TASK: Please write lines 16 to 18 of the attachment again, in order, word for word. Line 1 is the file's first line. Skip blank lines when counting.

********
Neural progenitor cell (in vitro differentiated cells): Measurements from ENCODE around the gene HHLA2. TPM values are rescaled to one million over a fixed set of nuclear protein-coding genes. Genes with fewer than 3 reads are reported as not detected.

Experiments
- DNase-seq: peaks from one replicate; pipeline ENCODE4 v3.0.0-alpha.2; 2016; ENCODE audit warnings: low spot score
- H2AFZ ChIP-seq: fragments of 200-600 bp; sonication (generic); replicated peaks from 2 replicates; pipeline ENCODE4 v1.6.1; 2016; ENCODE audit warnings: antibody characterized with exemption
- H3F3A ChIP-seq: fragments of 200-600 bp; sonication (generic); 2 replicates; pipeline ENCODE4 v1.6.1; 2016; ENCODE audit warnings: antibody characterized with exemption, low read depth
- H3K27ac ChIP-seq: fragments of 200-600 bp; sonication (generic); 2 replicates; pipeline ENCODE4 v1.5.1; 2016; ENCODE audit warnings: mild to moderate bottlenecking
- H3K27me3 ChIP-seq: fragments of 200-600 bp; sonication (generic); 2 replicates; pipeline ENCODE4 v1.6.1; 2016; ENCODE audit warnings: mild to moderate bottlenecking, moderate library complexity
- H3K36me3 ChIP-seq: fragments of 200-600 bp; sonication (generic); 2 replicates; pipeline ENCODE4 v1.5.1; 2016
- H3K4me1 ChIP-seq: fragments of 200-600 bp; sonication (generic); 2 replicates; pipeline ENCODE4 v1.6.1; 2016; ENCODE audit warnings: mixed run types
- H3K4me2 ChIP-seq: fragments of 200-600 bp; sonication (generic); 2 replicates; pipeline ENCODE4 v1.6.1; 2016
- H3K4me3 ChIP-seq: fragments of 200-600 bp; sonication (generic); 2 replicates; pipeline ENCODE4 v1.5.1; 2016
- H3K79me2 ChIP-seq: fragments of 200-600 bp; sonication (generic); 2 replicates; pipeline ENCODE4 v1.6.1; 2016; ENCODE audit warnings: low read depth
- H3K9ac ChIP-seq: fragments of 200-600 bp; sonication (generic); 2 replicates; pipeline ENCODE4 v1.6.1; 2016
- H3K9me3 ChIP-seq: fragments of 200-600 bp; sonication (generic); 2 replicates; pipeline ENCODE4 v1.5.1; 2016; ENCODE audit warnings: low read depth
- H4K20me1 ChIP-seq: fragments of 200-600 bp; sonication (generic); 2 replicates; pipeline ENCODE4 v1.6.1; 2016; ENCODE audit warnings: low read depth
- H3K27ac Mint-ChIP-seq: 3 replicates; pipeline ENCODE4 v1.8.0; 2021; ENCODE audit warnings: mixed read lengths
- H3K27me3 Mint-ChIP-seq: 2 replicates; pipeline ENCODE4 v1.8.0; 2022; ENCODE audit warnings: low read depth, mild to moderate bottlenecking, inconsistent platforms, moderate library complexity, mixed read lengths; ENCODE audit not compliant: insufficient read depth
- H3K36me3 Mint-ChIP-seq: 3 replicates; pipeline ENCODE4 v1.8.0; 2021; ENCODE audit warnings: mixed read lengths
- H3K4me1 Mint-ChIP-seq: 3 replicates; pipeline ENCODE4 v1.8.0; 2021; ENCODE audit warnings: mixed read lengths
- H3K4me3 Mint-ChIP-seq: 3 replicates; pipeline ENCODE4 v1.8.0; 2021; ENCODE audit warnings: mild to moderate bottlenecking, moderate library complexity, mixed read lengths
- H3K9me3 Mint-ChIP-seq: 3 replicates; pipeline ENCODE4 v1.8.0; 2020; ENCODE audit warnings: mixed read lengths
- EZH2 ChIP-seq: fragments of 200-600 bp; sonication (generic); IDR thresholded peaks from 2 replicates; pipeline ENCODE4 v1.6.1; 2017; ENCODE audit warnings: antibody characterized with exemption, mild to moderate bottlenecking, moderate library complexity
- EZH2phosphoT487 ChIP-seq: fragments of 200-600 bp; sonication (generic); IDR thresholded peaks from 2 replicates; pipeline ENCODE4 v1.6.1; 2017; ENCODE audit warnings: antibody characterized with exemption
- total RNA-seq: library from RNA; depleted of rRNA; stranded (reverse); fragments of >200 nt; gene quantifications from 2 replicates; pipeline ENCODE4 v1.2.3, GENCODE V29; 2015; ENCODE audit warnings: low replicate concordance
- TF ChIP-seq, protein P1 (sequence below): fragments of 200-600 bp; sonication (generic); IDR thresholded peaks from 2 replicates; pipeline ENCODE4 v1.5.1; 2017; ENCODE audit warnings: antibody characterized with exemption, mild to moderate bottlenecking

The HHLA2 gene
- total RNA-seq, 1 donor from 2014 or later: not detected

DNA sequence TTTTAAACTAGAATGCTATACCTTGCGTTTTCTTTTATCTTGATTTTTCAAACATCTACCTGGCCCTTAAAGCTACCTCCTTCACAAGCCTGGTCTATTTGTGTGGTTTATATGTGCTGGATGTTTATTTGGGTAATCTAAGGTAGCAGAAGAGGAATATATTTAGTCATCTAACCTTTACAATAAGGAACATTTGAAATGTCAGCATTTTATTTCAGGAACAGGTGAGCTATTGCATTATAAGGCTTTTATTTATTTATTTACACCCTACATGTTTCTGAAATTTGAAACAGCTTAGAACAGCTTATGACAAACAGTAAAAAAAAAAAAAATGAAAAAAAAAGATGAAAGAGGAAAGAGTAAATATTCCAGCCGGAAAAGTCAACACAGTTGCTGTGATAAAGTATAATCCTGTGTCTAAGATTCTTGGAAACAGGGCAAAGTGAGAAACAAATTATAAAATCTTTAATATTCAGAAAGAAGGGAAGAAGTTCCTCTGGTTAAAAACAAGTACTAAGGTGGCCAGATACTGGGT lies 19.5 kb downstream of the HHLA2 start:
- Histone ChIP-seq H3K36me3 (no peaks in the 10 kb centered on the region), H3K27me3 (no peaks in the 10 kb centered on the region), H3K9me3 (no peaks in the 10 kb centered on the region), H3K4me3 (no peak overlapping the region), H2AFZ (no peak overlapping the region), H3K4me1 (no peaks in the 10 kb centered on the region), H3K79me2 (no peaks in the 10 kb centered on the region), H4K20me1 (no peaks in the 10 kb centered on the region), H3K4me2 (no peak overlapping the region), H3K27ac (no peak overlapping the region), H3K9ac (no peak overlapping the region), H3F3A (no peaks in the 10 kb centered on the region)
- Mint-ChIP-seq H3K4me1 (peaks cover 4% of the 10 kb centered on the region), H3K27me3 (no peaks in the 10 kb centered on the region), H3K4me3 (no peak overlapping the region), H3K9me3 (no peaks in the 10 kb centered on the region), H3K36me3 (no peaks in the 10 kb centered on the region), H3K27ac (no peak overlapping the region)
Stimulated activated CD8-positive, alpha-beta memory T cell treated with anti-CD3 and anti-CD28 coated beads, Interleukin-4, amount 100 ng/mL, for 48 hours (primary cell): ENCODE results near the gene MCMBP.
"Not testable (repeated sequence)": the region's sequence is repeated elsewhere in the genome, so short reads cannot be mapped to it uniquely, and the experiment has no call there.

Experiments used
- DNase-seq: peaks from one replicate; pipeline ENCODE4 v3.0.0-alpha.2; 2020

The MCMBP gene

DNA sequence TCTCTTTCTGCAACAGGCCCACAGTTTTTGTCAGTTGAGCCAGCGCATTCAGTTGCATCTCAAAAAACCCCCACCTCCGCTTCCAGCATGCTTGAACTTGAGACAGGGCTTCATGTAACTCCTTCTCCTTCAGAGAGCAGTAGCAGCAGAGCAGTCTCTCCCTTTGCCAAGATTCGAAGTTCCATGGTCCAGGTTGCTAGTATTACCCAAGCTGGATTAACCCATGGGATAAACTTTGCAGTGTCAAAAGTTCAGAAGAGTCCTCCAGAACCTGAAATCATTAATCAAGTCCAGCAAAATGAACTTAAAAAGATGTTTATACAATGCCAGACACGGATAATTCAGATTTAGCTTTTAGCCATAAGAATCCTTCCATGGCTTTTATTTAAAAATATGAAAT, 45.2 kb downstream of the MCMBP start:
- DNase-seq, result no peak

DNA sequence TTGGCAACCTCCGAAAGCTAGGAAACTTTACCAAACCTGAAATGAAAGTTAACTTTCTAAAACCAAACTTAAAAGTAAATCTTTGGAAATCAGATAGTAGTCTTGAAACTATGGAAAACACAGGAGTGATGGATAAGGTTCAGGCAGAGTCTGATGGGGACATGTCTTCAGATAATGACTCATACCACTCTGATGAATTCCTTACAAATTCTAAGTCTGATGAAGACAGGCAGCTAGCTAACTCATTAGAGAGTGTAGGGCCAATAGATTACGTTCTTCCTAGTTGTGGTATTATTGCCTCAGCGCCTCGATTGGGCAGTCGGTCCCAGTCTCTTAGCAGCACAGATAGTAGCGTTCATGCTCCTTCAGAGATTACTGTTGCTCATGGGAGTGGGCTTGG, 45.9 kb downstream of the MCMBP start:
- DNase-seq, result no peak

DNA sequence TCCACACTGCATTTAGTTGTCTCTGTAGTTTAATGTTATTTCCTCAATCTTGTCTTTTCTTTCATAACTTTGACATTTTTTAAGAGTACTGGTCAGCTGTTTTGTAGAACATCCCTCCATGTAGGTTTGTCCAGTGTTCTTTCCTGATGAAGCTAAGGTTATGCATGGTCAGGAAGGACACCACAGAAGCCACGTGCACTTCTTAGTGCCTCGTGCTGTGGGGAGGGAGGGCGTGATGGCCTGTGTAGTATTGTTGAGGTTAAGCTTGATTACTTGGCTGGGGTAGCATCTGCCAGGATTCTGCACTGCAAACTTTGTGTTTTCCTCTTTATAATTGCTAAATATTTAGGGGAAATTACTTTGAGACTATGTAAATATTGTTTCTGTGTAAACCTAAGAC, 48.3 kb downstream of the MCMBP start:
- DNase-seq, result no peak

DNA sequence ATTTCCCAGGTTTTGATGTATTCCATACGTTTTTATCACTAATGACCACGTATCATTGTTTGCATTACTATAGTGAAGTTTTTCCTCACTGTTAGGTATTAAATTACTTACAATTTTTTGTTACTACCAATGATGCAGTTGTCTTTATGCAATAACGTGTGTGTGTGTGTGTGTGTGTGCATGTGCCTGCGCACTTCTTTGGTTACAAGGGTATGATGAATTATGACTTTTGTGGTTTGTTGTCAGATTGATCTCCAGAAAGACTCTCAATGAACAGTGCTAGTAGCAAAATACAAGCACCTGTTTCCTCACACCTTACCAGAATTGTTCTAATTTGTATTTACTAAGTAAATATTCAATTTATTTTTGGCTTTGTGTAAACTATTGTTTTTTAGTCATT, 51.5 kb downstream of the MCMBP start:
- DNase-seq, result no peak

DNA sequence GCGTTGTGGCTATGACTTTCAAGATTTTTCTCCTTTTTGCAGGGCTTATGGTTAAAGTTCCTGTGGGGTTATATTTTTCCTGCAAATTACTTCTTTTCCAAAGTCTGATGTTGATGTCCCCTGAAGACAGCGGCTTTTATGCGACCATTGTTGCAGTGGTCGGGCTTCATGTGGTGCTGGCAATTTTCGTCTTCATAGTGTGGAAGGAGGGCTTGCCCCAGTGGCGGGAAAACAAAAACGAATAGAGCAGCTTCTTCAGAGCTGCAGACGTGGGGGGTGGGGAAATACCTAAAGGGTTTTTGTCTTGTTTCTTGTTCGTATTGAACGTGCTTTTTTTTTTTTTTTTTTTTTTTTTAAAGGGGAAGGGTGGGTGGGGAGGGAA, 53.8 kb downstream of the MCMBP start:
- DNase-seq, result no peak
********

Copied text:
- H3K27ac Mint-ChIP-seq: 3 replicates; pipeline ENCODE4 v1.8.0; 2021; ENCODE audit warnings: mixed read lengths
- H3K27me3 Mint-ChIP-seq: 2 replicates; pipeline ENCODE4 v1.8.0; 2022; ENCODE audit warnings: low read depth, mild to moderate bottlenecking, inconsistent platforms, moderate library complexity, mixed read lengths; ENCODE audit not compliant: insufficient read depth
- H3K36me3 Mint-ChIP-seq: 3 replicates; pipeline ENCODE4 v1.8.0; 2021; ENCODE audit warnings: mixed read lengths